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A Simpler Version of the RBI Statement

There is no RBI Rate Cut. There is no CRR cut. The RBI, in its mid-quarter review of monetary policy, decided that the situation warranted no change in any of the rates. I was partly there; I expected no CRR cut, and either a zero or 50 bps rate cut, even if there was no case for a rate cut.

The stock markets have taken it badly with bank stocks down 3%. The recent surge in bank stocks has been on the hope, no, strong belief that RBI has to cut rates. Even I thought RBI would cave, and it turned out they didn’t.

The review statement is brilliant, but longer than necessary, perhaps. In simple terms:

  • Growth is bad, but inflation is horrible.
  • We did 50 bps in April, no?
  • It was the government’s ball. They had to fix the supply side issues. Encourage investment. We did our 50 bps. They did nothing.
  • Look, bank lending rates are lower than 2003-08. (This is true, but transmission has improved since then too)
  • Western central banks will do a QE the minute there is a big shock. That will increase oil prices, our biggest import, and thus add to inflation. (The first time I’ve seen a categorical statement showing the leak in a QE into commodity prices)
  • If you don’t pass on crude oil price into diesel prices, you don’t get to see higher prices reducing demand and thus lowering prices.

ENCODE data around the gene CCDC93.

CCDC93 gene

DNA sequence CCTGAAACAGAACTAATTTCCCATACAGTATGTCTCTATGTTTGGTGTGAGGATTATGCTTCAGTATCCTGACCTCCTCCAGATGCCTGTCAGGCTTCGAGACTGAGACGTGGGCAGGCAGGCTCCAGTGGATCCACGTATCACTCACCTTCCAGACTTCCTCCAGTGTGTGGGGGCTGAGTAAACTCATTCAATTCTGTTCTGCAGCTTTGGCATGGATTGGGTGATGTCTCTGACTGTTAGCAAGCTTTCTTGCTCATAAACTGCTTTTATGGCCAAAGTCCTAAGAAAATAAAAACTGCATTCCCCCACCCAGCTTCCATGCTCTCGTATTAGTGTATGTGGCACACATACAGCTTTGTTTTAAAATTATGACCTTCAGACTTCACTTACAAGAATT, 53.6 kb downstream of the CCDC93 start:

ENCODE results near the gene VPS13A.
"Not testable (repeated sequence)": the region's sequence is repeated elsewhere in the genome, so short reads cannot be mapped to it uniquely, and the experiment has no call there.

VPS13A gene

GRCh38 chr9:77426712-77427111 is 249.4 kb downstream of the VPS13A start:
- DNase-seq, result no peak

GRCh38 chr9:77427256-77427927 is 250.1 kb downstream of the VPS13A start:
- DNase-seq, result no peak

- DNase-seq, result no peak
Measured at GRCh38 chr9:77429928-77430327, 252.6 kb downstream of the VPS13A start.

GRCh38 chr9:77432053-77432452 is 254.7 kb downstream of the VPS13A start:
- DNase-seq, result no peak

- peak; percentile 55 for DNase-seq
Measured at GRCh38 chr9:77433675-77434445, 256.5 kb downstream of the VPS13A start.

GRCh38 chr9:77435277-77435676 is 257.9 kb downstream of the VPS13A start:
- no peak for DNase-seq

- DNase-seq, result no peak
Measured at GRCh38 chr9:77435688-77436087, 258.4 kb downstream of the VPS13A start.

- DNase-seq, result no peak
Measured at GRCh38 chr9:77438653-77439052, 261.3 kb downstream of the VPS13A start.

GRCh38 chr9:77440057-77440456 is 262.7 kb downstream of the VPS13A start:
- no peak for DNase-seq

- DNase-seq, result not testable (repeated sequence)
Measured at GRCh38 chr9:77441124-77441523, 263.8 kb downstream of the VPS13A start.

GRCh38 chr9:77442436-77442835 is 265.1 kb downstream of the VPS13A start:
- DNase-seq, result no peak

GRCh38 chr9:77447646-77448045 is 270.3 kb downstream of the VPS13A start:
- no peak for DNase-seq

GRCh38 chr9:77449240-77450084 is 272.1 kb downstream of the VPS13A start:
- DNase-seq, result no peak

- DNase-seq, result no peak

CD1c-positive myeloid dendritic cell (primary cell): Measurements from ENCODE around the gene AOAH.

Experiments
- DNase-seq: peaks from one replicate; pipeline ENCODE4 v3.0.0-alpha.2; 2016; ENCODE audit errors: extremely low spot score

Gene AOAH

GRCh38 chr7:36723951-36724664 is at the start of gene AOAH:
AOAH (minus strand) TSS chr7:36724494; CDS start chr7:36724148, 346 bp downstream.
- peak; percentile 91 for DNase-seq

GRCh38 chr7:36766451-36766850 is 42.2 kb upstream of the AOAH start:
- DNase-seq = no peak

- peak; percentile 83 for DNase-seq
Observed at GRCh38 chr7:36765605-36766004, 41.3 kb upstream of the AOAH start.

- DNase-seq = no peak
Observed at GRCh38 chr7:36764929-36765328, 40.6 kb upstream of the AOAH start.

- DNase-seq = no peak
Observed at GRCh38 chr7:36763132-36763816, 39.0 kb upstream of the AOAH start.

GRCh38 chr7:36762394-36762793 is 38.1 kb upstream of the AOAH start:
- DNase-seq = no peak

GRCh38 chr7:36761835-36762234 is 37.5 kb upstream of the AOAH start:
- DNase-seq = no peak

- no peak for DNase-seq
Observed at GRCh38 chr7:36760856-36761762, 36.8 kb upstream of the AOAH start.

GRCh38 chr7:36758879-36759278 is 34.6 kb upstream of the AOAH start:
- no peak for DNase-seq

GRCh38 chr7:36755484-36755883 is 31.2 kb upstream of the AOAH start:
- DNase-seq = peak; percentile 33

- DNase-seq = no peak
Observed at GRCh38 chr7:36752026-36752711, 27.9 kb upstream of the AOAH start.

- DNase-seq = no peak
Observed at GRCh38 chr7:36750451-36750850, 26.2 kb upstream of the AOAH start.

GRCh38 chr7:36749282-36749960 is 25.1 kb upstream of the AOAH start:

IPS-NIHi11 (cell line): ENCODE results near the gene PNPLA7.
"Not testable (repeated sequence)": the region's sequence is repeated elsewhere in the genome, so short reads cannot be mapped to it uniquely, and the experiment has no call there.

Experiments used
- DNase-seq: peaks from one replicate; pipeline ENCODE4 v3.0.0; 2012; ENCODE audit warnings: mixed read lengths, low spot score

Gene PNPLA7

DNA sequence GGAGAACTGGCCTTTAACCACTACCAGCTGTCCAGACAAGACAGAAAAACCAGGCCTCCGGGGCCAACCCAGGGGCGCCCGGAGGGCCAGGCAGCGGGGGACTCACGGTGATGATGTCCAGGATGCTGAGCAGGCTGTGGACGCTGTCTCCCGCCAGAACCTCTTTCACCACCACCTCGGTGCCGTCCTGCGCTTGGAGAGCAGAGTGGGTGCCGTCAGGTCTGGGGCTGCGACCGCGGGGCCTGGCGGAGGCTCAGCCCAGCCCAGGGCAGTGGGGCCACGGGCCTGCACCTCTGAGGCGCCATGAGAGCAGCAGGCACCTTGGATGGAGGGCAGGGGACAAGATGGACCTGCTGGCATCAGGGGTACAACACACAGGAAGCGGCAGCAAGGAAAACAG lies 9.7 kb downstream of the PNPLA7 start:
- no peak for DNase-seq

• And because you subsidize diesel, you borrow the heck out of the market and leave too little for others to borrow.
  • In effect, no rate cuts for now. If there’s a big event, we’ll react, but at this point inflation looks resolute and we have to keep rates to match.

There’s an export refinance system, where the RBI will give money to banks against their lending against exports. Currently they can refinance 15% of their export lending, but RBI has, in this mid-term review, raised the refinance limit to 50%. 30,000 crores will be added to the system in this way – an effective "easing" of about 0.5% of total bank assets. In effect money will go to finance exports which will bring in dollars. But we’ll have to see which banks benefit, and the effect will be uneven.

  • feltra says:

    Brilliant Deepak! I wish GOI / “authorities” actually used language like this when they publish their reports – which seem intent on confusing the layman…
    Thanks for your effort in understanding the report and translating it for the report-challenged folks like myself!
    Thanks & Regards,

  • gultistan says:

    Deepak, you haven’t been against the RBI policy of keeping the interest rates high till the inflation is controlled. With the growth continuing to falter, inspite of persistent interest rate hikes from the last two-three quarters we haven’t seen inflation reining in.
    I know sweeping policy changes like FDI and petrol reforms are a strict no-no in Indian politics. The only key left with RBI to control inflation is to tweak the interest rates. But with growth taking a big hit, do you think time has come for RBI to start easing the interest rates. In other words have we reached the tipping point where the sacrifice in growth isn’t showing ROI on inflation decrease.